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Digital Ethnocultural Radio station focused on diverse communities of Canada presented by U Multicultural. 

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  • U Radio
  • We Stand Together

U Talk

UMulticultural has been positioned as a broadcaster and media platform focused on diverse communities. The idea of implementing the web-based radio station for the ethnocultural communities of Manitoba and Canada is another unique component of the media platform. U Radio is the digital hub, where diverse communities can share their voices, music, and stories.

U Talk is a Talk Show hosted by Ryan Funk, highlighting native-born and new Canadians’ cultures and experiences.

Everyone has a story to tell. Those who moved to Canada have a wealth of knowledge and experiences that I and many others may never have. This radio show allows people to learn from personal experiences, struggles, backgrounds, and cultures of communities that may not have their voices heard.

latest episodes

U Talk S2E1: Folklorama


August 6 – 8  Folklorama Fusion, the one unified virtual experience, is taking place. The one Multi-cultural Fusion event is the first time the ethnocultural member communities that make up the pavilions will virtually showcase their heritage. 

Here’s Executive Director Teresa Cotroneo to tell us more about this virtual festival and the history of Folklorama.

Watch on YouTube!

U Talk Ep 56 – Cameron Robertson

Cameron Robertson is a Cree speaker who values all indigenous languages. His goals are to teach his culture’s words and language through the human spirit of storytelling. Before he was eight, he lived with his grandfather, a trapper, near Norway House.
We talked about Cam’s dream to bring back his language, community, media and how he became a writer.

U Talk Ep 55 – Lisa Muswagon & Hellnback

Lisa Muswagon is a Nakoda Cree member of the Pimicikamak Cree Nation, also known as Cross Lake in Northern Manitoba. She was raised in the north, the Interlake Region and Winnipeg and went back to her home community to complete high school. Receiving a hand drum from her father when she was young, she has been performing ever since.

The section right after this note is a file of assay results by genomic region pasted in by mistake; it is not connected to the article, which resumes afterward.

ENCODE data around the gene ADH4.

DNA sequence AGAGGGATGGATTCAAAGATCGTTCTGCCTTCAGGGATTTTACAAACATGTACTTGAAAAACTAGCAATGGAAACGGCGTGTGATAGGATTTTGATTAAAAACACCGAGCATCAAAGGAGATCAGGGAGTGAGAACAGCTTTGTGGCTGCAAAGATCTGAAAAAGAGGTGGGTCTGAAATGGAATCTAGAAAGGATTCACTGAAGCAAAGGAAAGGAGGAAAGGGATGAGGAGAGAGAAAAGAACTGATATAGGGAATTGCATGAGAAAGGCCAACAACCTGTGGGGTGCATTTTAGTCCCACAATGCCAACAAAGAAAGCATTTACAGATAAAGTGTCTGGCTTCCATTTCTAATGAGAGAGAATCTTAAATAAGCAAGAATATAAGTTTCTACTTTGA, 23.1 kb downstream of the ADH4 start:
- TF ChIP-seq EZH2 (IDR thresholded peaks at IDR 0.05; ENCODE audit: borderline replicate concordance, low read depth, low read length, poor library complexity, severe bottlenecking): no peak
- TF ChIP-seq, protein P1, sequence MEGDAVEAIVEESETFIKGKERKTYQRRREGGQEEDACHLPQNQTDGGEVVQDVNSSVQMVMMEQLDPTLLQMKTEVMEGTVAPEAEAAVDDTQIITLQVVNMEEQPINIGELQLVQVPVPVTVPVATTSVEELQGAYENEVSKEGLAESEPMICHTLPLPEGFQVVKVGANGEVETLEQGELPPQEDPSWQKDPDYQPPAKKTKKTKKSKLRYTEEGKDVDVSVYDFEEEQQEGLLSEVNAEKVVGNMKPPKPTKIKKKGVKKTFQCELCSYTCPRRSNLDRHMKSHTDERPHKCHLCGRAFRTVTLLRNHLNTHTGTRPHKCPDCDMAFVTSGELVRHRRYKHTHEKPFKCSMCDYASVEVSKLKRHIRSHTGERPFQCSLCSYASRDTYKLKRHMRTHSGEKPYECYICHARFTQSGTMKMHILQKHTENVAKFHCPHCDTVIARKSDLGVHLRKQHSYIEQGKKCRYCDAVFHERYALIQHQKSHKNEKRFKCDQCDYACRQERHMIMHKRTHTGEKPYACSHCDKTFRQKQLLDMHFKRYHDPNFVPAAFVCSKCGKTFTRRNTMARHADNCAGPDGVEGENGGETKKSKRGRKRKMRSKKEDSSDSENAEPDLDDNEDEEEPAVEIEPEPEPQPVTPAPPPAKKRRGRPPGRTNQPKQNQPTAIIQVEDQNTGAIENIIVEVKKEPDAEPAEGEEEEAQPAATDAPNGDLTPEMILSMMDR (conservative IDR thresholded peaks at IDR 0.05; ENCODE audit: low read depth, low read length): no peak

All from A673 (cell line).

Hellnback is also known as Karmen Omeasoo and is from the Samson Cree Nation in Alberta. The community is part of the hub of Maskwacis Cree Nation south of Edmonton. A veteran in the native hip-hop industry, Omeasoo has come a long way. Hellnback first gained international recognition as a founding member of the groundbreaking group War Party.

I had the opportunity to chat with both Lisa and Karmen about music, culture, and Karmen’s Kidney journey. 

NEW SINGLE “Enipoyak – to stand together”

U Talk Ep 54 – Dr. Cody Lo

I believe science is one of the coolest things ever, and it’s incredibly inspiring to see people enter STEM fields. However, there can often be a challenge for the general public to interpret and understand the in-depth work scientists go through.

Dr. Cody Lo is an Ophthalmology Resident Physician at The Ottawa Hospital. Cody obtained his Doctor of Medicine (MD) and Bachelor’s of Science (BSc), majoring in Pharmacology from the University of British Columbia (UBC) in Vancouver and graduated as a Wesbrook scholar. Cody and I discuss his passion for scientific research, advocating against health inequities, and helping mentor the next generation of leaders in his community. 

Want to learn more about Dr. Lo and his work?

U Talk Ep 53 – Anti-Racism in Sport Campaign

In Canada, 94% of Kinesiology and Physical Education university faculties are white. As of September 2020, only 5.7% of NHL players identified as Indigenous, Black, or part of a Racialized community. How can sports be an equal playing field when we see statistics like this. 

The Anti-Racism in Sport Campaign seeks to increase, promote, and engage in discussions on anti-racism in sport about the presence of all levels of racism in sport in Winnipeg. It also looks at the impact of racism on people’s lives, raises awareness, addresses, and eliminates racism and discrimination experienced by First Nations, Metis, Inuit, Black, Racialized, and Religious Minority communities in sport.